Universities need to target students at an earlier age

I came across an interesting article in this morning’s Globe and Mail that suggests that increasingly, students start making decisions about attending university as early as grades 6-8. Since most universities continue to target students in grades 11-12 for their recruiting efforts, this article could have a significant impact on such recruiting policies. The findings from the study to which the article refers may be found here. Not surprisingly, students whose parent(s) attended university are more likely to express interest in attending university. From the perspective of Information Management schools, this article and study present interesting food for thought. At Dalhousie, certainly, our school has focused primarily on undergraduate students as well as people who are currently working in an information management environment, but who do not yet have an MLIS. Increasingly, however, I think we need to reach out to students much earlier. I have serious doubts as to whether career or guidance counsellors know very much about the information management profession; at best, they may be familiar with librarianship, but do they know that you need a Master’s degree to be a librarian? In my initial forays at recruitment, I realized very quickly that the undergraduate career counsellors I met did not know of the existence of the MLIS, nor of information management as a career choice. Clearly, we need to do a better job of promoting our profession to other educational institutions.

New academic year

Tomorrow will start the two-day Orientation event for incoming students for the 2010/2011 academic year. This is will mark also the beginning of my term as Director of the School of Information Management. The only major thing I regret about being Director is my reduced teaching load and the fact that I won’t be teaching the core course “Organization of Information,” of which I am very fond. Still, the course is in the very capable hands of one of our part-time colleagues. The up side is that I’ll be teaching cataloguing again after a two-year absence (sabbatical and reduced teaching load). This will be the first year that the advanced cataloguing course will be offered; I am gratified that the class enrolment for this new course is already high, especially considering that it won’t be taught until Winter. I love teaching cataloguing; I know the subject has a reputation for being dry and boring, but I think it’s great fun to delve into catalogue records and to actually create something that has an impact on retrieval.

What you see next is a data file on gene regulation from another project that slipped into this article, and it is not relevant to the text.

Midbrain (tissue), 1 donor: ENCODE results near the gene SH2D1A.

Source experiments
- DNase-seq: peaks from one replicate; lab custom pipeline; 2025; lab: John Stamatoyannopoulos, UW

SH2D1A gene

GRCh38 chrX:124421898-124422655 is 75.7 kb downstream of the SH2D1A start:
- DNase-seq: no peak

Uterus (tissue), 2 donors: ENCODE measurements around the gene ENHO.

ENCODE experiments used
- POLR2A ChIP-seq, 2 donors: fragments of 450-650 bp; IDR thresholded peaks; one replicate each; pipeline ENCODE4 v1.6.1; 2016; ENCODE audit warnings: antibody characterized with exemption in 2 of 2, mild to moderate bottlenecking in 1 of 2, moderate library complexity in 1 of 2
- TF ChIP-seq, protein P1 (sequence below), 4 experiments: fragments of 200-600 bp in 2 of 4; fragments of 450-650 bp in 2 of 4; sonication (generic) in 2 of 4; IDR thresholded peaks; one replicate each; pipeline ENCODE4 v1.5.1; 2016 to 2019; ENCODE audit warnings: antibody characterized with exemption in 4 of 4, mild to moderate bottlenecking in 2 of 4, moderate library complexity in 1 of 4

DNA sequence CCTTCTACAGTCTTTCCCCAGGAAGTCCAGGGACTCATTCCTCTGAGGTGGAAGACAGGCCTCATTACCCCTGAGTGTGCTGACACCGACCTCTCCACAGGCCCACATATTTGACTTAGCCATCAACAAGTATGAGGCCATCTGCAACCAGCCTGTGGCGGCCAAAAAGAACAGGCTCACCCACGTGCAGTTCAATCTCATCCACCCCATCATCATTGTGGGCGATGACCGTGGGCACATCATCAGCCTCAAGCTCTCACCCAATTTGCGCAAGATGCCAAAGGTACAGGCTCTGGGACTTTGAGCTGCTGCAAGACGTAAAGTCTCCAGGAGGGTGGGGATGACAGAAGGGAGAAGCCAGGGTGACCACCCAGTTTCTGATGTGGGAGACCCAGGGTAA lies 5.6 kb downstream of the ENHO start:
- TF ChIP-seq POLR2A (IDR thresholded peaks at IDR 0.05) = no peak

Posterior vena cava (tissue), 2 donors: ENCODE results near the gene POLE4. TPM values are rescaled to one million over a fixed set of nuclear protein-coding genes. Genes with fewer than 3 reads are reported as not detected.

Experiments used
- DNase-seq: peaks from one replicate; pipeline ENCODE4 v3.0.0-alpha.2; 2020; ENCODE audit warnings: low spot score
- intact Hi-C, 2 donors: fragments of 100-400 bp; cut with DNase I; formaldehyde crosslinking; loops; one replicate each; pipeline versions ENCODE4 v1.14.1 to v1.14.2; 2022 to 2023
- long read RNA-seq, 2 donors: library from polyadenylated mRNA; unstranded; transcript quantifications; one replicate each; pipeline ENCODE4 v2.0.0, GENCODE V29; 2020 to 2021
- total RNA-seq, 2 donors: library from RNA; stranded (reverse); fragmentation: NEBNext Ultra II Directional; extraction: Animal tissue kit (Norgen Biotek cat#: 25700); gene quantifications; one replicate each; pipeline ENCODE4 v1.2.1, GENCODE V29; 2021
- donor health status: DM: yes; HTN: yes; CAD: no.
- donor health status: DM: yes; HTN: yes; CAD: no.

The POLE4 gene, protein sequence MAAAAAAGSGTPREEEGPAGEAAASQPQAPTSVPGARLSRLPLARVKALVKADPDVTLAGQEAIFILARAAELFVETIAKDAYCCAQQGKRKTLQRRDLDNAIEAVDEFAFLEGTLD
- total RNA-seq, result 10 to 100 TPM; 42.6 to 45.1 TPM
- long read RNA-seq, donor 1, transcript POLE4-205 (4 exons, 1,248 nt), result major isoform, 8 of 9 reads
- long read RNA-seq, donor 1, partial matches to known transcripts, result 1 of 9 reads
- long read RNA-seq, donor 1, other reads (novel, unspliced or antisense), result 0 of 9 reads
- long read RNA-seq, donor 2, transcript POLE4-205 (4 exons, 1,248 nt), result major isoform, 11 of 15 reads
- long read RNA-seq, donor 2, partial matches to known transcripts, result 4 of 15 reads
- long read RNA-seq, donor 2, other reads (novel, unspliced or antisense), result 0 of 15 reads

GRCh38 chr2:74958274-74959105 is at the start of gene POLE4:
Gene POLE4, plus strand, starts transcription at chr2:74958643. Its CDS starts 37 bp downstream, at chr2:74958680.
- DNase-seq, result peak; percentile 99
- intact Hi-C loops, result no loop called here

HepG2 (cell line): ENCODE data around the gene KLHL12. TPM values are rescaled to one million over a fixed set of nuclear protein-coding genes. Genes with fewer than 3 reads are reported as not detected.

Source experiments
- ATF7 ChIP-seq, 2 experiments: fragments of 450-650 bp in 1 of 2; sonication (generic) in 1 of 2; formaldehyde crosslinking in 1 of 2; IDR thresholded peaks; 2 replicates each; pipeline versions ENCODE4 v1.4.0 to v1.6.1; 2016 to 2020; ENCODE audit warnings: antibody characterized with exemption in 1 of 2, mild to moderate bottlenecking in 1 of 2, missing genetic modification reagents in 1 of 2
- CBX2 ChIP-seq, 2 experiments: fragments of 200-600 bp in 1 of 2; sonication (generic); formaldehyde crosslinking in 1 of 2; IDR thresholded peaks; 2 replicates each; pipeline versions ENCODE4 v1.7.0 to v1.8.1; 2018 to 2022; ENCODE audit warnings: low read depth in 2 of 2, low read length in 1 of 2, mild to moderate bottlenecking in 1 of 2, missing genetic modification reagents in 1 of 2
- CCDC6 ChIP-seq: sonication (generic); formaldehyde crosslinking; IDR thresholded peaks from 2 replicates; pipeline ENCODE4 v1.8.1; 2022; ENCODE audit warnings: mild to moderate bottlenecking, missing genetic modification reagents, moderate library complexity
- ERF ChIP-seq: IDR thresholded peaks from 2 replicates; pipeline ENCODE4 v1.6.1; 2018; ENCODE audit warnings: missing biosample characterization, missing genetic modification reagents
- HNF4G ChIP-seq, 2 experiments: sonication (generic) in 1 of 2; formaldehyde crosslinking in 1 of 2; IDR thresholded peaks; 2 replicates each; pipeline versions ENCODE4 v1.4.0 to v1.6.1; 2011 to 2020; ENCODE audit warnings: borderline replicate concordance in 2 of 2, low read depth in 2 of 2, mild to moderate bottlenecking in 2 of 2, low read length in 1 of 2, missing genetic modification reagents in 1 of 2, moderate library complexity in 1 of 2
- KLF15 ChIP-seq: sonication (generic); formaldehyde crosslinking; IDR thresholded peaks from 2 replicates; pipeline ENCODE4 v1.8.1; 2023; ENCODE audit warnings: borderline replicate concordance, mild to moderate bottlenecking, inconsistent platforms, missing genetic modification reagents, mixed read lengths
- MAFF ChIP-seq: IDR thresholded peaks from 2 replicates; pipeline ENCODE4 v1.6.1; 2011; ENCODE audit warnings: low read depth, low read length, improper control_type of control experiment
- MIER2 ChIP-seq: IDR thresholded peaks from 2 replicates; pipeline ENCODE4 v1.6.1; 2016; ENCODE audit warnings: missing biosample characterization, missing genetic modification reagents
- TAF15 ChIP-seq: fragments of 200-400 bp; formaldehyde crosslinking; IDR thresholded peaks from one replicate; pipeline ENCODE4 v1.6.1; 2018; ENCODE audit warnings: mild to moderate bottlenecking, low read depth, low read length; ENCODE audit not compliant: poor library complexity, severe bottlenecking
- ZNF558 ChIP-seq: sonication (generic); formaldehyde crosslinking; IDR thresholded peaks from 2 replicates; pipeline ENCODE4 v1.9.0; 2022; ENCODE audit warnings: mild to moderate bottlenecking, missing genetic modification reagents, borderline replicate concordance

Scotland bound

I’ll be heading to Glasgow on Tuesday to give a paper at the 9th Networked Knowledge Organization Systems workshops, as part of the 2010 ECDL conference. I’ll be presenting on the preliminary results of the research I’m conducting with my research partner, Laurel Tarulli (Halifax Public Libraries) on the log analysis data we’ve compiled from the AquaBrowser (Halifax Public Library) and BiblioCommons (Edmonton Public Library) social discovery from June-August. Since we haven’t yet collected all the data, I’ll be talking only about general observations we’ve made so far, as detailed data analysis will take place over the next two months. I’ll post the slides once they are published officially.

While in Glasgow, I’ll be meeting with two of my former SIM students, who now work in Scotland. It is, indeed, a small world.